C++: memory leaks

The question: At what value of variable n the following code will cause memory leaks?

That’s the code:


int* Bar(int n)
{
  if (n == 1)
    throw "exception";
  return new int[n];
}

void Foo(int n)
{
  int *a = Bar(n);
  if (n <= 2)
    return;
  delete[] a;
}

From 5.3.4/7

When the value of the expression in a
direct-new-declarator is zero, the
allocation function is called to
allocate an array with no elements.

From 3.7.3.1/2

The effect of dereferencing a pointer
returned as a request for zero size is
undefined.

Also

Even if the size of the space
requested [by new] is zero, the
request can fail.

That means you can do it, but you can
not legally (in a well defined manner
across all platforms) dereference the
memory that you get – you can only
pass it to array delete – and you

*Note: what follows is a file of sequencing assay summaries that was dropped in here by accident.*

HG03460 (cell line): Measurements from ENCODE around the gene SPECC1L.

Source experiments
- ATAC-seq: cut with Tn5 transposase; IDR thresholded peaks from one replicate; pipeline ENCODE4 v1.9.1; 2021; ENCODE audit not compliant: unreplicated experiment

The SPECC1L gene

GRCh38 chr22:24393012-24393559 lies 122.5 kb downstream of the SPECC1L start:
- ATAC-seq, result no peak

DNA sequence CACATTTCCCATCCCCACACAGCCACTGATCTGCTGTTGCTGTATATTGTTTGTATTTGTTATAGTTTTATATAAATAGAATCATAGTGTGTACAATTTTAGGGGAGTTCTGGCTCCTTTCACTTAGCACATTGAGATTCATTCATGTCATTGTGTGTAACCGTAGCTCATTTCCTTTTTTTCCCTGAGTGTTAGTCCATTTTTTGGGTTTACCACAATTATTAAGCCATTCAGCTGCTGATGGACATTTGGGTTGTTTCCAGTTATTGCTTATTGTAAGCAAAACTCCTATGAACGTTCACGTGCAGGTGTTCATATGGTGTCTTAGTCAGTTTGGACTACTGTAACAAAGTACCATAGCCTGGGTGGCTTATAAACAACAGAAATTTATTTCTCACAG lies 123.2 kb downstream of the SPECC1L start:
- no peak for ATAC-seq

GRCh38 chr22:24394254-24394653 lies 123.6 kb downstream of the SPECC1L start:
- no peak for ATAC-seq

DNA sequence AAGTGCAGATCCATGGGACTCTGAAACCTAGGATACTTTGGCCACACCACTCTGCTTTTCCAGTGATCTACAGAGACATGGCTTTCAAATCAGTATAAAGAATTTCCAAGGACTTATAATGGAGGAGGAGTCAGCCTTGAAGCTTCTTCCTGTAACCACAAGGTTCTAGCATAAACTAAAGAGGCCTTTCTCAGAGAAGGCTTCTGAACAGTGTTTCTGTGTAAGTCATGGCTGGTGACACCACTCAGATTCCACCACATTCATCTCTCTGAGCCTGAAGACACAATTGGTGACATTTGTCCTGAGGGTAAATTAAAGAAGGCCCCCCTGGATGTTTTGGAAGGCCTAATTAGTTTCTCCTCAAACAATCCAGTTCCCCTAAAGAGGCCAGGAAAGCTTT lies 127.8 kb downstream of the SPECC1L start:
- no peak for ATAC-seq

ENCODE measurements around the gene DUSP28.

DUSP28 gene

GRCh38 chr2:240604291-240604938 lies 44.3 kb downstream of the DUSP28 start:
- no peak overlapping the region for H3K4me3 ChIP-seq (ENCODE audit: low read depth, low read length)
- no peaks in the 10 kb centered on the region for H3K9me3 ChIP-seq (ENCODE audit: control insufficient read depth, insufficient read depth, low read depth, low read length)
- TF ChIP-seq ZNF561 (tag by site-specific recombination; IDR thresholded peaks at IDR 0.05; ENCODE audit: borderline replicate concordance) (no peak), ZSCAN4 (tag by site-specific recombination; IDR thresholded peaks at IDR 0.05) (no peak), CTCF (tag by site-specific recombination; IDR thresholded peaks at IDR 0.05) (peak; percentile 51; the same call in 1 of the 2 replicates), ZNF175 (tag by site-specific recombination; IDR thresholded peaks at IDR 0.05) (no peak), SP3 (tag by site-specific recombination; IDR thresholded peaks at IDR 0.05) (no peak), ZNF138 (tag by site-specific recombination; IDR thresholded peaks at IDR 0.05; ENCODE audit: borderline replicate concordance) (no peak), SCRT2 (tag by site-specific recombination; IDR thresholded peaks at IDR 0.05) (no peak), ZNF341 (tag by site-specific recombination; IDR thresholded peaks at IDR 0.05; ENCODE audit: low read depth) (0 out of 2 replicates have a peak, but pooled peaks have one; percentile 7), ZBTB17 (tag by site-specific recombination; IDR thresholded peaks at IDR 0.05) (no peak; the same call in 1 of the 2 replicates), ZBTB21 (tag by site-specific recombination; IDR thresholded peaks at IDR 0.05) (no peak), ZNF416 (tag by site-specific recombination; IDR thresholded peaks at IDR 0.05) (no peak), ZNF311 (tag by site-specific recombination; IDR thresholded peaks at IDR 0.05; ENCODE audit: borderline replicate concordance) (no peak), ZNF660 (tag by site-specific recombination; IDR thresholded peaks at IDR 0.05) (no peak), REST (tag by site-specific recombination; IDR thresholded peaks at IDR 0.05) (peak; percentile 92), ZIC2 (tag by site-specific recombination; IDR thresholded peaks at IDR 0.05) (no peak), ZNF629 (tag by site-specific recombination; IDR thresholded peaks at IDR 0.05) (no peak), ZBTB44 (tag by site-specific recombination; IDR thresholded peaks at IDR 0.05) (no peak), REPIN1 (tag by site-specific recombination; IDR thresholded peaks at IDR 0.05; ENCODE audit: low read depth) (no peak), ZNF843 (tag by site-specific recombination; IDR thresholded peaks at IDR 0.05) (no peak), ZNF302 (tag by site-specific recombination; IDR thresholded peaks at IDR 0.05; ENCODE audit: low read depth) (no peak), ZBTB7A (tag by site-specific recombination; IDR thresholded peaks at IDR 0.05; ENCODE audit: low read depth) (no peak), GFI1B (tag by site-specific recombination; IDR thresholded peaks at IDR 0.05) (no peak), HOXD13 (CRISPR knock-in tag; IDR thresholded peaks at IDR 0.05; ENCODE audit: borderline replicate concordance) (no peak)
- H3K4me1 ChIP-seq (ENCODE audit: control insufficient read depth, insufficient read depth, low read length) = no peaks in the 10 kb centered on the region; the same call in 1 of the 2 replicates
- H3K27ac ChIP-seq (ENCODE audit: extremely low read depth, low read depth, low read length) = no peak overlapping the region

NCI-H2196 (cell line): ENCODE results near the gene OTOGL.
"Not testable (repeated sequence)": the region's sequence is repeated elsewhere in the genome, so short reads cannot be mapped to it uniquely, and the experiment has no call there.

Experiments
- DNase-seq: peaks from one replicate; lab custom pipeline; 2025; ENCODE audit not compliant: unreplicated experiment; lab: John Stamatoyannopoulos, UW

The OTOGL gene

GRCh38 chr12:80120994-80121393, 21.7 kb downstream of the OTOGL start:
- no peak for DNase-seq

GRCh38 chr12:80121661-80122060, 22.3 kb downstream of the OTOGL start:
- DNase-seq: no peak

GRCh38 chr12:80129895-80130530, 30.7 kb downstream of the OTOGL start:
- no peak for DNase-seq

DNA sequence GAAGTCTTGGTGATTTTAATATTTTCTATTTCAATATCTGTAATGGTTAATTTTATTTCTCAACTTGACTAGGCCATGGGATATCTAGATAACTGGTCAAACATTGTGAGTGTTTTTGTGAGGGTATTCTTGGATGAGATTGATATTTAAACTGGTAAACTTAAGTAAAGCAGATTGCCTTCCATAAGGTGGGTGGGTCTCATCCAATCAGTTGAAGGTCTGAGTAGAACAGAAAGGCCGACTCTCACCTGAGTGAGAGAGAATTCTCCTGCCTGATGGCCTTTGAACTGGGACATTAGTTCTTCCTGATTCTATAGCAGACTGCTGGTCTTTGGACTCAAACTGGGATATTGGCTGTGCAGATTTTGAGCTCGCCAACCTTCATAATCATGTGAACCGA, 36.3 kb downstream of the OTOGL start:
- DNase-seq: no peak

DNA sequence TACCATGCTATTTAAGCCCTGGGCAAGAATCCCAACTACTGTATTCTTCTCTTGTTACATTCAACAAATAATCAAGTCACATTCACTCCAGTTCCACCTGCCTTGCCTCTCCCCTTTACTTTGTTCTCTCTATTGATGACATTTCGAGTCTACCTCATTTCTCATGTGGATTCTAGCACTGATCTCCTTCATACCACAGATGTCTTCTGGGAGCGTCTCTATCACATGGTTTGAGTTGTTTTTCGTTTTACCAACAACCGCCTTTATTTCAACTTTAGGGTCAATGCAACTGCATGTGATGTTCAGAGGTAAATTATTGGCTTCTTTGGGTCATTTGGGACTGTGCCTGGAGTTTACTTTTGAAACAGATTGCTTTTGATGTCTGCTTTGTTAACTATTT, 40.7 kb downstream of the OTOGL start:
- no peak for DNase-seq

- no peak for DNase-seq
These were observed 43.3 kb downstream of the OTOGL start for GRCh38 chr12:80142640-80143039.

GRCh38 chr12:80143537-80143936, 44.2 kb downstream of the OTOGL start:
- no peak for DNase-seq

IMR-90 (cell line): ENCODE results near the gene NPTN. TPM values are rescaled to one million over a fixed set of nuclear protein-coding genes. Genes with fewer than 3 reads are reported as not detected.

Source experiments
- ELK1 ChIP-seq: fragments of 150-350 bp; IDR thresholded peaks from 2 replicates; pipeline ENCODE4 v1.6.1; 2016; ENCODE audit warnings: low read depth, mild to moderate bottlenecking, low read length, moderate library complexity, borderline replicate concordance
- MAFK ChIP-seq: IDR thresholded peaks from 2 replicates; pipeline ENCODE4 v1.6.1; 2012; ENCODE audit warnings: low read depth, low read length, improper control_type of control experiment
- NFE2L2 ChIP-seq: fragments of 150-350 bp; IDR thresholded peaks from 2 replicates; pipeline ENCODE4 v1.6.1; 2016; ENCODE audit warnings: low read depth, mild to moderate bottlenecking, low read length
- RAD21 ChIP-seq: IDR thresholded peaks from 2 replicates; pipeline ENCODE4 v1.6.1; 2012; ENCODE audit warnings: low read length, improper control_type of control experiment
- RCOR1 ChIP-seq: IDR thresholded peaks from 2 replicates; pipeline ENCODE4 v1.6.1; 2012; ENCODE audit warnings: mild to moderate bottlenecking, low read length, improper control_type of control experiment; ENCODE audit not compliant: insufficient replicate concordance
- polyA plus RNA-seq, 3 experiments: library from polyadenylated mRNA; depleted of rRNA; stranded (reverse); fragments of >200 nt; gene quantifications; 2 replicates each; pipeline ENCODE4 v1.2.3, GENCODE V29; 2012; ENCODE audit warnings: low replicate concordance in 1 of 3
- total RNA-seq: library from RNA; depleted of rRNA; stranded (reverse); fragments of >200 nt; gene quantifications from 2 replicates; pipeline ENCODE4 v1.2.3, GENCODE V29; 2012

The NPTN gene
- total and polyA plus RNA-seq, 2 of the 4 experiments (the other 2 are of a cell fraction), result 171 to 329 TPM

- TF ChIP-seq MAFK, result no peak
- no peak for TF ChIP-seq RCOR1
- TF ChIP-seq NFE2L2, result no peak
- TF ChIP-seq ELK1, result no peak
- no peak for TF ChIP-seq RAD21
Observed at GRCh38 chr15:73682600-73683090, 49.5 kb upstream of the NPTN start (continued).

should delete it.

Here is an interesting foot-note (i.e
not a normative part of the standard,
but included for expository puprposes)
attached to the sentence from
3.7.3.1/2

[32. The intent is to have operator
new() implementable by calling
malloc() or calloc(), so the rules are
substantially the same. C++ differs
from C in requiring a zero request to
return a non-null pointer.]

  • And if n is 1 we get:

int *a = Bar(1) and Bar(1) throws exception. Will it be the exception in constructor of variable a? And will it cause memory leaks?

C++: memory leaks